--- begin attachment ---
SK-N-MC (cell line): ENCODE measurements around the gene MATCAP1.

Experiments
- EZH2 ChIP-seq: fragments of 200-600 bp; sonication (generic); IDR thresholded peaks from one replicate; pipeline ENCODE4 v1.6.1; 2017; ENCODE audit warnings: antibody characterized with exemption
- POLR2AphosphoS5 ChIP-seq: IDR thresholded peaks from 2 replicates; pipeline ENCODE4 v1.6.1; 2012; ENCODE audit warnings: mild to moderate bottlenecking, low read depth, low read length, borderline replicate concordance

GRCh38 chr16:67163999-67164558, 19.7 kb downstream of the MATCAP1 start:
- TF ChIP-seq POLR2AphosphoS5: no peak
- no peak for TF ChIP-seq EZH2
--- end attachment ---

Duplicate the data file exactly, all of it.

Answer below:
SK-N-MC (cell line): ENCODE measurements around the gene MATCAP1.

Experiments
- EZH2 ChIP-seq: fragments of 200-600 bp; sonication (generic); IDR thresholded peaks from one replicate; pipeline ENCODE4 v1.6.1; 2017; ENCODE audit warnings: antibody characterized with exemption
- POLR2AphosphoS5 ChIP-seq: IDR thresholded peaks from 2 replicates; pipeline ENCODE4 v1.6.1; 2012; ENCODE audit warnings: mild to moderate bottlenecking, low read depth, low read length, borderline replicate concordance

GRCh38 chr16:67163999-67164558, 19.7 kb downstream of the MATCAP1 start:
- TF ChIP-seq POLR2AphosphoS5: no peak
- no peak for TF ChIP-seq EZH2